Revamping lifestyle can boost brain health and prevent neurocognitive decline

In a recent article published in the journal cureresearchers from Loma Linda University Medical Center and the University of California Irvine reviewed the impact of applying the six pillars of lifestyle medicine (stress management, plant-based nutrition, avoiding hazardous substances, physical activity, social connections and restful sleep) in Neurocognitive Impairment and Dementia.

Review: The impact of the six pillars of lifestyle medicine on brain health.  Image Credit: Black Salmon / ShutterstockReview: The impact of the six pillars of lifestyle medicine on brain health. Image Credit: Black Salmon / Shutterstock


Alzheimer’s disease and other neurocognitive disorders have become very common among older adults worldwide and are a growing financial burden on health care systems. Furthermore, available treatment methods only slow the progression of the disease in some cases and cannot reverse cognitive decline or memory loss.

Being explored by many health professionals and patients, lifestyle medicine recommends lifestyle changes to manage or treat chronic neurocognitive diseases and helps patients and their families practice healthy behaviors to improve their quality of life. of life. The six pillars of lifestyle medicine are stress management, plant-based nutrition, avoidance of hazardous substances, physical activity, social connections, and restful sleep, which target major neurocognitive risk factors. known, including depression, hypertension, type 2 diabetes mellitus, insulin resistance, smoking, obesity, and hypercholesterolemia.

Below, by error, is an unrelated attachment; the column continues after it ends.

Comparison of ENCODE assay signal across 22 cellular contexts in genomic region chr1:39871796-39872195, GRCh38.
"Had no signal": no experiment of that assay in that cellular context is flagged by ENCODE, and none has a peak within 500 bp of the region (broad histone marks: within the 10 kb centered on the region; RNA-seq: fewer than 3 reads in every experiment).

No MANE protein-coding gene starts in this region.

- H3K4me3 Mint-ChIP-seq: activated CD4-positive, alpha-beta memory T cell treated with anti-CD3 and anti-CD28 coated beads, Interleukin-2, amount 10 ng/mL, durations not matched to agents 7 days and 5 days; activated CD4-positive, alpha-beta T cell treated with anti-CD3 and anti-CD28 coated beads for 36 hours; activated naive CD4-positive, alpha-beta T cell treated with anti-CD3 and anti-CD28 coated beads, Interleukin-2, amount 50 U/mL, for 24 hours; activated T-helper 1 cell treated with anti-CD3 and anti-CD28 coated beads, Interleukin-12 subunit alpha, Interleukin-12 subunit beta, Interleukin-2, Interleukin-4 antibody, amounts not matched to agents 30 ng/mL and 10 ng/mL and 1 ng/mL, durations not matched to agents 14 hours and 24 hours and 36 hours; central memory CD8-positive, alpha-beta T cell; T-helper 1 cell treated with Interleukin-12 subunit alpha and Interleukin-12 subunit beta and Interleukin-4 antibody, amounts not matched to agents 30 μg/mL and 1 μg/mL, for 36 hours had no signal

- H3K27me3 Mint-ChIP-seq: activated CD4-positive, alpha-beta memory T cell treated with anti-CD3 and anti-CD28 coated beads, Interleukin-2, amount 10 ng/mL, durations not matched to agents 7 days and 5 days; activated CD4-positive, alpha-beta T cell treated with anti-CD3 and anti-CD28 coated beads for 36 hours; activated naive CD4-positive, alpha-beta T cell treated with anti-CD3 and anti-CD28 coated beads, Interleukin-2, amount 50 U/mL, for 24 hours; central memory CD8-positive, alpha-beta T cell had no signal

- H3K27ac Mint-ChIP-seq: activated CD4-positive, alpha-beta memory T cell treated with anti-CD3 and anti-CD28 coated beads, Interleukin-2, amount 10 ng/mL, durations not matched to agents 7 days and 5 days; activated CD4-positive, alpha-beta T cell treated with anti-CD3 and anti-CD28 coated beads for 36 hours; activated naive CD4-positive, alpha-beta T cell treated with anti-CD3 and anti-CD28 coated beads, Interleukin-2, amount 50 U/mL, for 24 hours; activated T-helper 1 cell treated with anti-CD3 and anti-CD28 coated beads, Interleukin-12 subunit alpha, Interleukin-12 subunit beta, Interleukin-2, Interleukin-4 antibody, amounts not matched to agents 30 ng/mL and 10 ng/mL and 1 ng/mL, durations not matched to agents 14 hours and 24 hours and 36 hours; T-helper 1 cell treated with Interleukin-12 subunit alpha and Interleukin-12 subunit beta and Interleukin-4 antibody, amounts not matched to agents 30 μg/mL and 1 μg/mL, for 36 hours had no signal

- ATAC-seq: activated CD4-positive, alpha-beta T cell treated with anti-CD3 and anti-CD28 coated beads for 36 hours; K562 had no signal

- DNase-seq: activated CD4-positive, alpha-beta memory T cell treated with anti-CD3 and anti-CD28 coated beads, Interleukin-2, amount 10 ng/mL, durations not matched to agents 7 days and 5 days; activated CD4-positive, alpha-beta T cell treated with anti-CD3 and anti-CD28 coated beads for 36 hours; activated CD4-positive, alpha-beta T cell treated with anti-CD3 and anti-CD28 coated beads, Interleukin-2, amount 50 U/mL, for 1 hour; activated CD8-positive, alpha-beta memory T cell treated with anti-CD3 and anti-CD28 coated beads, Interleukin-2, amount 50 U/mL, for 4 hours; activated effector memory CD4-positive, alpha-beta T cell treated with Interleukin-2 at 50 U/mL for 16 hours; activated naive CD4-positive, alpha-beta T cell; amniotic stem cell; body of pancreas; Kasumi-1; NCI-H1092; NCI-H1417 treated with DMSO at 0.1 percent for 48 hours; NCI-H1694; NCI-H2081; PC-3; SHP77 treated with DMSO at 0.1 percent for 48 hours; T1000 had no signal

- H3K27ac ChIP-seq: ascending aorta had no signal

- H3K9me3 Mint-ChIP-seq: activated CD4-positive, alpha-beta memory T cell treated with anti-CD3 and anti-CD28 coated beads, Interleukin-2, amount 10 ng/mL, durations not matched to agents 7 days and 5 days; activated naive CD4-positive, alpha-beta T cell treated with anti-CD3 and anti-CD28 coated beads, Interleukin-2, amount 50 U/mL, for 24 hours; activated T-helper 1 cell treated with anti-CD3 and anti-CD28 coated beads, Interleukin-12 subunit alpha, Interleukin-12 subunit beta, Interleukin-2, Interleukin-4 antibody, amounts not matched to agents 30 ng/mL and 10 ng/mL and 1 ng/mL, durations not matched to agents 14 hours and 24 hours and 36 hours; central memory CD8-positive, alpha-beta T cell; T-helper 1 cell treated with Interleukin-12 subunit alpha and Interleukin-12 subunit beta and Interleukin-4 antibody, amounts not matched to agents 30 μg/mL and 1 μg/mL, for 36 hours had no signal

plant based nutrition

Studies have reported that increased incorporation of whole foods into the diet has a positive impact on cognition. Lifestyle medicine recommends the Dietary Approach for Systolic Hypertension (DASH), Mediterranean Dietary Intervention, and Mediterranean DASH for Neurodegenerative Delay (MIND).

The Mediterranean diet is abundant in nuts, fruits, legumes, vegetables, cereals, and olive oil, with moderate portions of dairy and alcohol, and significantly reduced consumption of red and processed meats, sweets, and saturated fats. The included food groups are believed to provide fiber and micronutrients necessary for neurocognitive health.

The DASH diet, which was developed to treat high blood pressure, also emphasizes the inclusion of plant-based foods and limits intake of sweets, cholesterol, sodium, short fatty acids, and total fat. Studies have found that the DASH diet produced improvements in verbal memory, although improvements in visual memory were not seen. However, participants who have consistently followed the DASH diet have reported improvements in semantic and episodic memory and global cognition over time.

The MIND diet combines the DASH and Mediterranean diets and was designed to treat neurocognitive degeneration and dementia. A longitudinal study from Australia reported that strict adherence to the MIND diet resulted in a 53% reduction in the risk of Alzheimer’s disease.

Physical activity